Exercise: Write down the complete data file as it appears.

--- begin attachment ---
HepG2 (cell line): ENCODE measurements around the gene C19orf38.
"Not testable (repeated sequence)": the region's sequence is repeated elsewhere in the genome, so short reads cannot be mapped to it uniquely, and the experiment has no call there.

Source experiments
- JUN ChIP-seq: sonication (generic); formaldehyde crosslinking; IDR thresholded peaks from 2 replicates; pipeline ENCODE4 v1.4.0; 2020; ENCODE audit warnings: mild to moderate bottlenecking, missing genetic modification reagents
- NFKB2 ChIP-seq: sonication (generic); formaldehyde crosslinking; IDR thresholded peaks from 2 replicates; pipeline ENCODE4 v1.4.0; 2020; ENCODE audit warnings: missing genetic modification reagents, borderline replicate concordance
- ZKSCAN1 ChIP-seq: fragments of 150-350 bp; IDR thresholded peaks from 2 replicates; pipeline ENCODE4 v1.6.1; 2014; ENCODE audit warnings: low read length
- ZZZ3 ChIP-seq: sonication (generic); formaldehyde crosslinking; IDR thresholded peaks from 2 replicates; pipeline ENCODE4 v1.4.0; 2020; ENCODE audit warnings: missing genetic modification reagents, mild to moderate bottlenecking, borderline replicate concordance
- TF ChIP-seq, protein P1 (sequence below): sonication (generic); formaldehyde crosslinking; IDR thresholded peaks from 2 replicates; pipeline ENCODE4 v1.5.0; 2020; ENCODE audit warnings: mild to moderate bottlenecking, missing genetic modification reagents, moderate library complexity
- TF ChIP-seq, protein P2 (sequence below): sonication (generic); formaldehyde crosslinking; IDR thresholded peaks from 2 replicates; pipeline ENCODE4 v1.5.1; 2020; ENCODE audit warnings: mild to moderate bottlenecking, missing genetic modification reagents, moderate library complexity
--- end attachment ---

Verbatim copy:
HepG2 (cell line): ENCODE measurements around the gene C19orf38.
"Not testable (repeated sequence)": the region's sequence is repeated elsewhere in the genome, so short reads cannot be mapped to it uniquely, and the experiment has no call there.

Source experiments
- JUN ChIP-seq: sonication (generic); formaldehyde crosslinking; IDR thresholded peaks from 2 replicates; pipeline ENCODE4 v1.4.0; 2020; ENCODE audit warnings: mild to moderate bottlenecking, missing genetic modification reagents
- NFKB2 ChIP-seq: sonication (generic); formaldehyde crosslinking; IDR thresholded peaks from 2 replicates; pipeline ENCODE4 v1.4.0; 2020; ENCODE audit warnings: missing genetic modification reagents, borderline replicate concordance
- ZKSCAN1 ChIP-seq: fragments of 150-350 bp; IDR thresholded peaks from 2 replicates; pipeline ENCODE4 v1.6.1; 2014; ENCODE audit warnings: low read length
- ZZZ3 ChIP-seq: sonication (generic); formaldehyde crosslinking; IDR thresholded peaks from 2 replicates; pipeline ENCODE4 v1.4.0; 2020; ENCODE audit warnings: missing genetic modification reagents, mild to moderate bottlenecking, borderline replicate concordance
- TF ChIP-seq, protein P1 (sequence below): sonication (generic); formaldehyde crosslinking; IDR thresholded peaks from 2 replicates; pipeline ENCODE4 v1.5.0; 2020; ENCODE audit warnings: mild to moderate bottlenecking, missing genetic modification reagents, moderate library complexity
- TF ChIP-seq, protein P2 (sequence below): sonication (generic); formaldehyde crosslinking; IDR thresholded peaks from 2 replicates; pipeline ENCODE4 v1.5.1; 2020; ENCODE audit warnings: mild to moderate bottlenecking, missing genetic modification reagents, moderate library complexity